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Tuesday, 25 November 2008

Cycling in West London and the West of England 23-24 November 2008 Part 2

After a sumptuous breakfast at the hostel, I drove to Bathampton, a pretty village which, notwithstanding a toll road, has a constant stream of traffic flowing through it – poor residents! I rode east along the Kennet and Avon Canal towpath, which forms part of Route 4, via the Dundas and Avoncliff Aqueducts, to Bradford on Avon, where I had left off riding NCR4 a couple of years ago. See pic of strange-looking new age canal boat! Then back to Bathampton by the same route, taking in a well-needed cup of tea at Avoncliff.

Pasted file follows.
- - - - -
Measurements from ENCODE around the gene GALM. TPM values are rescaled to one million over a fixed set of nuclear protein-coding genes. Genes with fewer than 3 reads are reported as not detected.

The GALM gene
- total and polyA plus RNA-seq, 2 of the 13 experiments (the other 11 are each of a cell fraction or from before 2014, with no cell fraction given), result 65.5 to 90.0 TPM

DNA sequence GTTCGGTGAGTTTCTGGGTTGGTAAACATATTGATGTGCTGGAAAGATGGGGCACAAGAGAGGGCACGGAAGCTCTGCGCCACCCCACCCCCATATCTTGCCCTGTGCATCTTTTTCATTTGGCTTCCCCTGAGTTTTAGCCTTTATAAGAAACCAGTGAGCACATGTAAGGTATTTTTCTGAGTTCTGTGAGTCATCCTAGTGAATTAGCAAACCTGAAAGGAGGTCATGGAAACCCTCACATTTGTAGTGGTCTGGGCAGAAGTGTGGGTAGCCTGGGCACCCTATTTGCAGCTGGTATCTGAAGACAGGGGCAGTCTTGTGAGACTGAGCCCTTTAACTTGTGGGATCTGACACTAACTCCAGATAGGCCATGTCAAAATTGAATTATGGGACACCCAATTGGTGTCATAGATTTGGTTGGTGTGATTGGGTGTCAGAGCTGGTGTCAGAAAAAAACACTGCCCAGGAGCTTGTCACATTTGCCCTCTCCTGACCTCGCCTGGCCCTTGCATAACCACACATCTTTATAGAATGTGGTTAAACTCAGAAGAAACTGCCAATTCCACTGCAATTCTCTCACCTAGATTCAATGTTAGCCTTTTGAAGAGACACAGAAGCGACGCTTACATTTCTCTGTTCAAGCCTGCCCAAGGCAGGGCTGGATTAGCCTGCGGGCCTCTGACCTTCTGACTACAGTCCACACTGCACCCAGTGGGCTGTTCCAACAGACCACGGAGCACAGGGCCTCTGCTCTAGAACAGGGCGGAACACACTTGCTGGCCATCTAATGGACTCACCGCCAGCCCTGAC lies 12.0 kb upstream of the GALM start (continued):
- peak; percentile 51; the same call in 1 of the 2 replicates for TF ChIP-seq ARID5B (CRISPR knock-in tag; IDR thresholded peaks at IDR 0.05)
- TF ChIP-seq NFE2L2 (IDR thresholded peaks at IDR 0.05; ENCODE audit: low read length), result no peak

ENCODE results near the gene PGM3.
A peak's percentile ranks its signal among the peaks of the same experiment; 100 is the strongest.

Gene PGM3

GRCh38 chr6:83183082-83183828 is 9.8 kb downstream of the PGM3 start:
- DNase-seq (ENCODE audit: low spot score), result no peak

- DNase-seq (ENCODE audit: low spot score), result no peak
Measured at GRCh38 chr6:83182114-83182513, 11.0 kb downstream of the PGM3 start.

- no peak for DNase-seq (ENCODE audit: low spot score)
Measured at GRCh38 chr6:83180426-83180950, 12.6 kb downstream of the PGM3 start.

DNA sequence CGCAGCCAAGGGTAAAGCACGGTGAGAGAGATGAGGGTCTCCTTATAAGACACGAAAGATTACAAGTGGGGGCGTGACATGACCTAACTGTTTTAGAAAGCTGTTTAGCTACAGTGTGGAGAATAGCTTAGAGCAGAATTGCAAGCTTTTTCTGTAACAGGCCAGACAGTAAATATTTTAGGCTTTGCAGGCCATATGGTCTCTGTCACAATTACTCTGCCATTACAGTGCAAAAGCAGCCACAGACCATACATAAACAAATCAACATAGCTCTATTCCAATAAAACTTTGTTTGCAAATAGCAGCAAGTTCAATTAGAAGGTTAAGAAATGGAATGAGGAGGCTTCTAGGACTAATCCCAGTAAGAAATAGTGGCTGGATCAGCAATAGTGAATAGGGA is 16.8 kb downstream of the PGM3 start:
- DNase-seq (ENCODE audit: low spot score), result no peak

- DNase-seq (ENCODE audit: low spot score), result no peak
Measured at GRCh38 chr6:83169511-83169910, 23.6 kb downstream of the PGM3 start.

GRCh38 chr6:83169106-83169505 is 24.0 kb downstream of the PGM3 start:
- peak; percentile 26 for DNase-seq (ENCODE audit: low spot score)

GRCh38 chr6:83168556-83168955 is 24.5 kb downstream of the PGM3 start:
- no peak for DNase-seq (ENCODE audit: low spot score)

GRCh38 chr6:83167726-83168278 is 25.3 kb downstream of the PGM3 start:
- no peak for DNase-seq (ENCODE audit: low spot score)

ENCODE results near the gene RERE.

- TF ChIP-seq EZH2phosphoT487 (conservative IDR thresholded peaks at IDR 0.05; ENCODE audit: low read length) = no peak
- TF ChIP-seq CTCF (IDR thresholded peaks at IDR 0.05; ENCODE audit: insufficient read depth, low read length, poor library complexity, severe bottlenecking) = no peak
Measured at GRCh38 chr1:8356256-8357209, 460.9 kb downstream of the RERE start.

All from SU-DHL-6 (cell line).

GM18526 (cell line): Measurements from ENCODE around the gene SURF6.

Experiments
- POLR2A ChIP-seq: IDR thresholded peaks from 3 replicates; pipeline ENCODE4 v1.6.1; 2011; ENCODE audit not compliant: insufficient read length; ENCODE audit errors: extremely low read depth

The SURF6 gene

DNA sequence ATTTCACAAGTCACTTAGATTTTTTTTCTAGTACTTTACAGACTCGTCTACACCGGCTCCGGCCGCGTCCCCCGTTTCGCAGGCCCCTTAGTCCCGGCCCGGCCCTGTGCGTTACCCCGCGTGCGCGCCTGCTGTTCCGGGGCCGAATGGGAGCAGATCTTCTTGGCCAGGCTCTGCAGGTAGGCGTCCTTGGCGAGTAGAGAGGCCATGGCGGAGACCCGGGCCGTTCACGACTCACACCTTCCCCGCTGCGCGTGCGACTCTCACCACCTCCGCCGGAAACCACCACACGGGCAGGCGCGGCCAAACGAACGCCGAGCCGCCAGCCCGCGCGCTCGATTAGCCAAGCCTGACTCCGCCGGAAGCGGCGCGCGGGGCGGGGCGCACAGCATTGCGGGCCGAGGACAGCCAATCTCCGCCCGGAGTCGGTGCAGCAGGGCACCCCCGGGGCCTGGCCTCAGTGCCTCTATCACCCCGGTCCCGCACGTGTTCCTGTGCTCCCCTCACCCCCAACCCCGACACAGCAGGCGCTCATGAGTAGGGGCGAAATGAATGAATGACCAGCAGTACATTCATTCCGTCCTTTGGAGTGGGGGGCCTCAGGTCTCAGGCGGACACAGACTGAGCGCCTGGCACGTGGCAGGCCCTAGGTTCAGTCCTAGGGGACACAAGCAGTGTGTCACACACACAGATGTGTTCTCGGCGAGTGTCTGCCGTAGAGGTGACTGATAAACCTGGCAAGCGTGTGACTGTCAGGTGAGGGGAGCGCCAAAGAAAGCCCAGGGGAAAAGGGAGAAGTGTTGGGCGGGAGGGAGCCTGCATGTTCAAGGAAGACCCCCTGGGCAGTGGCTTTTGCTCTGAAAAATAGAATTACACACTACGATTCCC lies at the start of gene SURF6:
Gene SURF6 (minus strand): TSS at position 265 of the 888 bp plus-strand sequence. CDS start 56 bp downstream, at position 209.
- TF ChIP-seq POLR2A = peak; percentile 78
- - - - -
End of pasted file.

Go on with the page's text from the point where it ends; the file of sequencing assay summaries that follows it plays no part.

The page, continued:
Next I headed east on the canal towpath, to Bath city center, and from there onto the holy of holies, the Bristol and Bath Railway Path, that icon of Sustrans routes; the first route of the NCN. To begin with, this was through beautiful countryside, following the River Avon, which it crosses a few times. Then I came across the Avon Valley Railway, a heritage railway which runs parallel to the trail for a few miles, and which I didn’t even know existed. Alas, nothing in steam today! There were a lot of slogans painted on the path, which I thought had formed part of the recent campaign to stop the BBRP becoming a busway or route for any other form of public transport. But, in fact, it soon became apparent that they were the work of some Victor Meldrew-type character who seems to be campaigning against the railway (example: “Nicer here, no fences, no rails, no smelly train, just kids. 3 out of 4 ain’t bad”). The first time I have seen such outbursts against a heritage railway! Gradually the path climbs to Mangotsfield station and the well-lit Staple Hill Tunnel, then descends more rapidly into Bristol. I couldn’t stay long: stopping to look at the many wonderful pieces of cycleway scupture (see pics) had cost me a lot of time. Thus, my pilgrimage complete, having seen the outsides of both the cathedral and the Sustrans HQ, I headed straight back. It was very dark when I arrived in Bath and I made my way gingerly along the towpath to Bathampton. The weather had stayed fine all day, although both my bike and I were filthy from Erewash Canal-style puddles. 90 km.

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